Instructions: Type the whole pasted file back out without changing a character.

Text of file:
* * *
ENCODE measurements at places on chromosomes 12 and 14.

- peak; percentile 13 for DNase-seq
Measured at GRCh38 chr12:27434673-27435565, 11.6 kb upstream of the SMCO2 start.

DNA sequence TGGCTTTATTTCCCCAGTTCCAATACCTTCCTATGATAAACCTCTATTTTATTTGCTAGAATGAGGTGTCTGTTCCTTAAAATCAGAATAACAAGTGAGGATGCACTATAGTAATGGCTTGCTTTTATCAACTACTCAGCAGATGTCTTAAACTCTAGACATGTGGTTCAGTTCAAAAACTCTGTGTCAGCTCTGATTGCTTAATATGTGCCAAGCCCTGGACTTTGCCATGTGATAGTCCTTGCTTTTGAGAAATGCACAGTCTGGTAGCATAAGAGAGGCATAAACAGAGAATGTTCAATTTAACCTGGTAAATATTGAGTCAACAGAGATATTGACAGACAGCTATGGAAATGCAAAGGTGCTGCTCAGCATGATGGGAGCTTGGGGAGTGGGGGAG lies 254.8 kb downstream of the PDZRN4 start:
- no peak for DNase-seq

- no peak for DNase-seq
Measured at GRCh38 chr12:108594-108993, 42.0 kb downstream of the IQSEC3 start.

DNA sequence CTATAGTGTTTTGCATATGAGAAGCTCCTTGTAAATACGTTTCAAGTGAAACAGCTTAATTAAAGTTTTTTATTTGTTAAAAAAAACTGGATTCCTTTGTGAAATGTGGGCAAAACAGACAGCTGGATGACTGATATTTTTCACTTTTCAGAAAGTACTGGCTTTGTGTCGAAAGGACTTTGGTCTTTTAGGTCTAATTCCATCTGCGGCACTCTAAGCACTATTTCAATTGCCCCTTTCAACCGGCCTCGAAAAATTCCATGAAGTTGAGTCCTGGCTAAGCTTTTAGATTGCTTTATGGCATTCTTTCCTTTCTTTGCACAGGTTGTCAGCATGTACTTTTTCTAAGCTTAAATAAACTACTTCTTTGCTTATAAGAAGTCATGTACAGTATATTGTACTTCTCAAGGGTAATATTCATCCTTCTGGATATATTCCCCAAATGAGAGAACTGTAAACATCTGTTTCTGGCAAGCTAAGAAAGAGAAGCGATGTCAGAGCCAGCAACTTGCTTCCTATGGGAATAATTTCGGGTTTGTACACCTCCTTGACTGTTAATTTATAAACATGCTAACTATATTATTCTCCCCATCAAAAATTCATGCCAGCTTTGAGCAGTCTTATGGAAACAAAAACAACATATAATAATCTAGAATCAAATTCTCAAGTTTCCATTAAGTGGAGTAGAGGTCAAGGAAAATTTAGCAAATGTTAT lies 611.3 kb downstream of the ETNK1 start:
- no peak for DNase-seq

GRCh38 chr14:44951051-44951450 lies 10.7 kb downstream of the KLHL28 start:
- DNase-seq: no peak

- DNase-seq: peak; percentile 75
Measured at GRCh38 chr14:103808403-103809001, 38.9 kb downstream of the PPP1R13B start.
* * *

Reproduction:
ENCODE measurements at places on chromosomes 12 and 14.

- peak; percentile 13 for DNase-seq
Measured at GRCh38 chr12:27434673-27435565, 11.6 kb upstream of the SMCO2 start.

DNA sequence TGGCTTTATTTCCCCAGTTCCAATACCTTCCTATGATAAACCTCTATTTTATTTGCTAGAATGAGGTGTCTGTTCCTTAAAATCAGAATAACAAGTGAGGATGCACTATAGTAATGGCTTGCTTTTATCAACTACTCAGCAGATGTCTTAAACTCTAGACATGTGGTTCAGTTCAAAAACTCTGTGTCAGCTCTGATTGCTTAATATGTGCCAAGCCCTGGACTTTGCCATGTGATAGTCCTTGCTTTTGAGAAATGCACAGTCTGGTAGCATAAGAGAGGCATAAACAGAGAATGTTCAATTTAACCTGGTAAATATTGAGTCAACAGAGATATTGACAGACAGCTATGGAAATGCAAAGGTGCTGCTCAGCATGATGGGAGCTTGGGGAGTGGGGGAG lies 254.8 kb downstream of the PDZRN4 start:
- no peak for DNase-seq

- no peak for DNase-seq
Measured at GRCh38 chr12:108594-108993, 42.0 kb downstream of the IQSEC3 start.

DNA sequence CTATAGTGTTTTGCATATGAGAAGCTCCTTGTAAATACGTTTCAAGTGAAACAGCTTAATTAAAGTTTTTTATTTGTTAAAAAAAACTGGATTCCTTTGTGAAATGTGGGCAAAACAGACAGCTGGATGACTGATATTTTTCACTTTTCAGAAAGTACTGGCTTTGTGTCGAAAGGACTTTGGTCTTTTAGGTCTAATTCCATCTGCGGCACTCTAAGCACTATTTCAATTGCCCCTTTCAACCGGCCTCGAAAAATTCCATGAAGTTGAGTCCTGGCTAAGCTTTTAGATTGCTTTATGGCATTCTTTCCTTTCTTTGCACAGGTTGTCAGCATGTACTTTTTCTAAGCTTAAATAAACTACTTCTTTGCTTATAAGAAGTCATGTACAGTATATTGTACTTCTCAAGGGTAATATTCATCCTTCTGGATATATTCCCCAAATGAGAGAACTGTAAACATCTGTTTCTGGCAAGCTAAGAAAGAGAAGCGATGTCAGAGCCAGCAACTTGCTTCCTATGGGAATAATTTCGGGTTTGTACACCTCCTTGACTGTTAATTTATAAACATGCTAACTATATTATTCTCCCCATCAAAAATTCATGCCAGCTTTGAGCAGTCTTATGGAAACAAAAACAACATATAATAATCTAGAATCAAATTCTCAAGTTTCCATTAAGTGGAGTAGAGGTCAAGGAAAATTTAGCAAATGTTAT lies 611.3 kb downstream of the ETNK1 start:
- no peak for DNase-seq

GRCh38 chr14:44951051-44951450 lies 10.7 kb downstream of the KLHL28 start:
- DNase-seq: no peak

- DNase-seq: peak; percentile 75
Measured at GRCh38 chr14:103808403-103809001, 38.9 kb downstream of the PPP1R13B start.